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Increasing Heat Dissipation in FPGAsSeptember 7, 2016 | Dora Yang, PCBCart
Estimated reading time: 5 minutes
In recent years, the miniaturization and modularization of electronic products have led to the increased density of electronic components and the decrease of areas for effective heat dissipation. As a result, the thermal design of high-powered electronic components has become a major focus for electronics engineers. An effective solution for FPGA heat dissipation is critical. Thermal design of the PCB aims to decrease the temperature of both components and the board through suitable measures, so that the system is capable of working at a suitable temperature.
There are numerous available methods for dealing with heat dissipation, but their cost and practicability have yet to be fully considered. Based on an analysis of practical heat dissipation issues, this article provides thermal design tips for PCBs that feature FPGAs.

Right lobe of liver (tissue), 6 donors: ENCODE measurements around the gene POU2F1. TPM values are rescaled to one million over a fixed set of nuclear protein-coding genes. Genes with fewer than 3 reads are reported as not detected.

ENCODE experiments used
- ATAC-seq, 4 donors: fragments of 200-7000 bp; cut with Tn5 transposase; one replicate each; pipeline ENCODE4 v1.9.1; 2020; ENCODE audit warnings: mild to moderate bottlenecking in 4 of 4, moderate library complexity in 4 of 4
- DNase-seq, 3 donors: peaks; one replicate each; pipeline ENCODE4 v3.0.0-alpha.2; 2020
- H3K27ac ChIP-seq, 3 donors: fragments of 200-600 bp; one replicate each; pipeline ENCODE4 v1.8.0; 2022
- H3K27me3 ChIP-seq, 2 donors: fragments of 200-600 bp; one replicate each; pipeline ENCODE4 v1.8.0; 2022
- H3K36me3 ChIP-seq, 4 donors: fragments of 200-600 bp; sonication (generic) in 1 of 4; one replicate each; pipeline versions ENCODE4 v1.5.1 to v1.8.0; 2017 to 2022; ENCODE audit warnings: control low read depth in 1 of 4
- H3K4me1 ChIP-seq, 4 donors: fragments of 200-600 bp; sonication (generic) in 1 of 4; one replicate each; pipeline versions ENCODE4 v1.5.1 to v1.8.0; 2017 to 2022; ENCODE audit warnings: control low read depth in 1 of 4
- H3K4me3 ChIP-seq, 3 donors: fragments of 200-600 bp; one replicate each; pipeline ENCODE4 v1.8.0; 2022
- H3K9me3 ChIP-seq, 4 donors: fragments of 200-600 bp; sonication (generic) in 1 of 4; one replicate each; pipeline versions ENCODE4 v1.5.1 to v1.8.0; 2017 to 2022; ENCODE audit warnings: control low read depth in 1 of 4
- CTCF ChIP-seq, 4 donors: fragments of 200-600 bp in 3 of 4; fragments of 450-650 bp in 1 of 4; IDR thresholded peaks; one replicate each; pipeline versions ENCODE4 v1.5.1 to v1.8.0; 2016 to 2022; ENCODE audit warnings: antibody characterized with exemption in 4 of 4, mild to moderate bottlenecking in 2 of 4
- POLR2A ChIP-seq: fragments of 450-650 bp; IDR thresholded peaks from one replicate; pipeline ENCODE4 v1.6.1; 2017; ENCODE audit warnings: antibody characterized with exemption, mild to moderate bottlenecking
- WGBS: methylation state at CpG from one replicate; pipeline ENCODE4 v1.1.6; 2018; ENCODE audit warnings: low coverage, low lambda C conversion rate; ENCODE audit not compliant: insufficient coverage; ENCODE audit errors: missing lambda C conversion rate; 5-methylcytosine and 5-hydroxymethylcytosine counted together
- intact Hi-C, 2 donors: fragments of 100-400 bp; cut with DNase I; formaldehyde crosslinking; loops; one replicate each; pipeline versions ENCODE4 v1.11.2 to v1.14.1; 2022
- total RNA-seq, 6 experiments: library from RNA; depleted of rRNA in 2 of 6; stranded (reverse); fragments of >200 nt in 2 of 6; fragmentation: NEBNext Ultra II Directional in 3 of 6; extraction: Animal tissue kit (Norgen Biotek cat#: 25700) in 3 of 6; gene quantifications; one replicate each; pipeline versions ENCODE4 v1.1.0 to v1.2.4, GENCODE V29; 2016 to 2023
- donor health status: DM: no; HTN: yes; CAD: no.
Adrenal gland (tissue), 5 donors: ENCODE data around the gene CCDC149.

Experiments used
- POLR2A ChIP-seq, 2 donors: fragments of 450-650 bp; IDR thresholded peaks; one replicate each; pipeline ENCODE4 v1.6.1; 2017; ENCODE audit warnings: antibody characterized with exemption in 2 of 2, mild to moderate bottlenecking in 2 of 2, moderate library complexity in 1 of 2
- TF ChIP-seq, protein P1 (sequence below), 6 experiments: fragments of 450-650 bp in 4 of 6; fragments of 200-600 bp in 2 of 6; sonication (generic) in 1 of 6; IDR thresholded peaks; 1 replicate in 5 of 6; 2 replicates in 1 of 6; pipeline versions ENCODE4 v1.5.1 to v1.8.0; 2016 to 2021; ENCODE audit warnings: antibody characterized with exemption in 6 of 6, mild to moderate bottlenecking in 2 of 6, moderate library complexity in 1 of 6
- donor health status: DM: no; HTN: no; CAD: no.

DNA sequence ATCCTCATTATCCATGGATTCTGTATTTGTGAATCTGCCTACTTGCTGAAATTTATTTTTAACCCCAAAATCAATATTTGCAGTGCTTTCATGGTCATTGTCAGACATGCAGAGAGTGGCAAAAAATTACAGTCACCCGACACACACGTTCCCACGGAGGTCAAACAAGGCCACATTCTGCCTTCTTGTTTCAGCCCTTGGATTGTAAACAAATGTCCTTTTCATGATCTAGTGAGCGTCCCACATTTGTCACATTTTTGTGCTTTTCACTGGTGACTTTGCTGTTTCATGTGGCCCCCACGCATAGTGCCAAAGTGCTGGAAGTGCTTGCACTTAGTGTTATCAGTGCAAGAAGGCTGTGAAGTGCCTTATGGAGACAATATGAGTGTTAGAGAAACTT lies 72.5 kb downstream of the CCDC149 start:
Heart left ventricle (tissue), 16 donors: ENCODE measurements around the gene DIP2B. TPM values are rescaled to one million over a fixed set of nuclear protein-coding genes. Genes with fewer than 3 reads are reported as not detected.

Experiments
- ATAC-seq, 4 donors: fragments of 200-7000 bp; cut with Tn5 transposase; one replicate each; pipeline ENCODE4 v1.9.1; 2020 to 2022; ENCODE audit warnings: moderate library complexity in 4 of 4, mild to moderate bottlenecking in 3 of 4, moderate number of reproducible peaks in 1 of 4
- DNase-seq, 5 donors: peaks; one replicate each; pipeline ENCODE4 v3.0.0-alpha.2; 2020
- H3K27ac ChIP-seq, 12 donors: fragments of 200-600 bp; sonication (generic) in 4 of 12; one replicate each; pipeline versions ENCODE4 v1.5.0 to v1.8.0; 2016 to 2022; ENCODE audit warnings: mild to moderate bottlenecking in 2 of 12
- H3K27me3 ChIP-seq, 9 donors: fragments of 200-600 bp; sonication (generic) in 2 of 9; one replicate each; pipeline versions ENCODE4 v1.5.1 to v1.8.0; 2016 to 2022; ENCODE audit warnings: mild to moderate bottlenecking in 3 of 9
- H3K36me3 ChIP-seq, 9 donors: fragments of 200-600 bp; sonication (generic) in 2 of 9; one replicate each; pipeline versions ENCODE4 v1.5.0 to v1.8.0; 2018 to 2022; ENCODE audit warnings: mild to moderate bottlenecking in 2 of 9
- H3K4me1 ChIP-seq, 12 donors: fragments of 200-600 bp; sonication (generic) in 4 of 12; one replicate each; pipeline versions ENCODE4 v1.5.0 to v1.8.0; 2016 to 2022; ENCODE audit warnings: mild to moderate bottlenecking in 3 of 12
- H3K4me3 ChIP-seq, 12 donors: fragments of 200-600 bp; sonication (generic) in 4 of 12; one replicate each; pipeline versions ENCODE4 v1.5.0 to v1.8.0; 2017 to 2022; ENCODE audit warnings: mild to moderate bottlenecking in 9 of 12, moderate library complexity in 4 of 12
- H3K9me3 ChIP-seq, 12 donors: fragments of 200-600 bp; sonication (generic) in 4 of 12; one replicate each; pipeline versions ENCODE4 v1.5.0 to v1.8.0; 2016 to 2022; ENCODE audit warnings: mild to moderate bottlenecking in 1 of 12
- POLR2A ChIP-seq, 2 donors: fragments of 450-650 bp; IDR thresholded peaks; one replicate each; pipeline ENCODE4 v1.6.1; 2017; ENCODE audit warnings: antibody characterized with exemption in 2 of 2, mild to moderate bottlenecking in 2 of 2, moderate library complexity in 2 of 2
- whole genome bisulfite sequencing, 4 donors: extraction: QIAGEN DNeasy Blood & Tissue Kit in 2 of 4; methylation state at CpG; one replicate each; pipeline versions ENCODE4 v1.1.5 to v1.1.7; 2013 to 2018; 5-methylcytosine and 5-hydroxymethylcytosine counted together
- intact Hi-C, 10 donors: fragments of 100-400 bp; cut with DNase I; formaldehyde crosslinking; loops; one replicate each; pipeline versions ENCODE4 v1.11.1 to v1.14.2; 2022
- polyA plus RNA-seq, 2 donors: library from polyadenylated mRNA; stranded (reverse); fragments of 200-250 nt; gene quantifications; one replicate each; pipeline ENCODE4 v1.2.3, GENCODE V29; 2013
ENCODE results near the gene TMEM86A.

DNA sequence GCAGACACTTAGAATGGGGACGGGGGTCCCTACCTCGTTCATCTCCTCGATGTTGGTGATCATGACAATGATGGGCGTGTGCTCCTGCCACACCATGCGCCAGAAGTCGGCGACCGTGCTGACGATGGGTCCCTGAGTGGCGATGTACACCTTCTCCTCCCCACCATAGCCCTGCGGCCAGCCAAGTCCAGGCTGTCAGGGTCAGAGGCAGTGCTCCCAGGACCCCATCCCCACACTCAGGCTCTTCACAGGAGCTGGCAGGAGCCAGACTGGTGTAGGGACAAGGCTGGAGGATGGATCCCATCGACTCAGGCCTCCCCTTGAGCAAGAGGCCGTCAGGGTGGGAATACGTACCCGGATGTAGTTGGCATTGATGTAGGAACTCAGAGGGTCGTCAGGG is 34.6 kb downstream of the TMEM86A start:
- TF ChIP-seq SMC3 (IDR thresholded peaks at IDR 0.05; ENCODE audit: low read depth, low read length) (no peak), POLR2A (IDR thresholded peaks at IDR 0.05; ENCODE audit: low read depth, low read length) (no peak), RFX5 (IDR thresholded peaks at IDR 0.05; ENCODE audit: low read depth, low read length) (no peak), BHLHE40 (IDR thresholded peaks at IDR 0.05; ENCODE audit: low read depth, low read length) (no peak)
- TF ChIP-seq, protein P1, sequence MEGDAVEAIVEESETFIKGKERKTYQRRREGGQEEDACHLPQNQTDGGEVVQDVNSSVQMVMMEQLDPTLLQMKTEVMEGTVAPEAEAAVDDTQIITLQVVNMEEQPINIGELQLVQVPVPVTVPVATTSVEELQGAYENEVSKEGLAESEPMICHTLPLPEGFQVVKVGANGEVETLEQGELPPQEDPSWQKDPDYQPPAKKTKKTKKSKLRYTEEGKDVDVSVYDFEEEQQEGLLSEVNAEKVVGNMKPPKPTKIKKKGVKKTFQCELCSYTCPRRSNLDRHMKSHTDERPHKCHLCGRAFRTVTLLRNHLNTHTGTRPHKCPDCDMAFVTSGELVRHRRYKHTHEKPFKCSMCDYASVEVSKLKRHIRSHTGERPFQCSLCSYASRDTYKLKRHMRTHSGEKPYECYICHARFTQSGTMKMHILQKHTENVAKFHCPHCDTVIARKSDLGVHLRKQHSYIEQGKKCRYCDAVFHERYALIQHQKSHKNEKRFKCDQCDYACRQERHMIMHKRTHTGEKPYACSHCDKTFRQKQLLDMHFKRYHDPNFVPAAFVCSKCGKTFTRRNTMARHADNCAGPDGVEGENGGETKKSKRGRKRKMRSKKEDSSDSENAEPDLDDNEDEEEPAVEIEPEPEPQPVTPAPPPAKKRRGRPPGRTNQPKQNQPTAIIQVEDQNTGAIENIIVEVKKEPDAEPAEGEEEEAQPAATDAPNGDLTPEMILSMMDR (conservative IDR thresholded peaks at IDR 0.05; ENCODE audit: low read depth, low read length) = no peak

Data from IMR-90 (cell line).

FPGA and Heat Dissipation Issues
A type of FPGA PCB is designed for teaching and research applications, consisting of a host chip FPGA, +3.3V and +1.2V power circuit, 50MHz clock circuit, reset circuit, JTAG and AS download interface circuit, SRAM memory and interface introduced by I/O. The EP3C5E144C7 is applied as an FPGA host master chip with QFP package in this research. The system structure of a PCB with FPGA as a core is shown in Figure 1.
Figure 1: Structure of an FPGA control system.
Heat sources on a PCB with FPGA as a core derive primarily from these drivers:
● The PCB requires a power supply of +5V, +3.3V and +1.2V, and the power module produces high heat when it is functioning. If effective measures aren’t taken in time, power module will become so hot that it fails to work normally.
● The FPGA features a clock frequency of 50MHz and the PCB features a large routing density. Since the improvement of system integrity leads to relatively high system energy consumption, necessary heat dissipation measures are required to be made.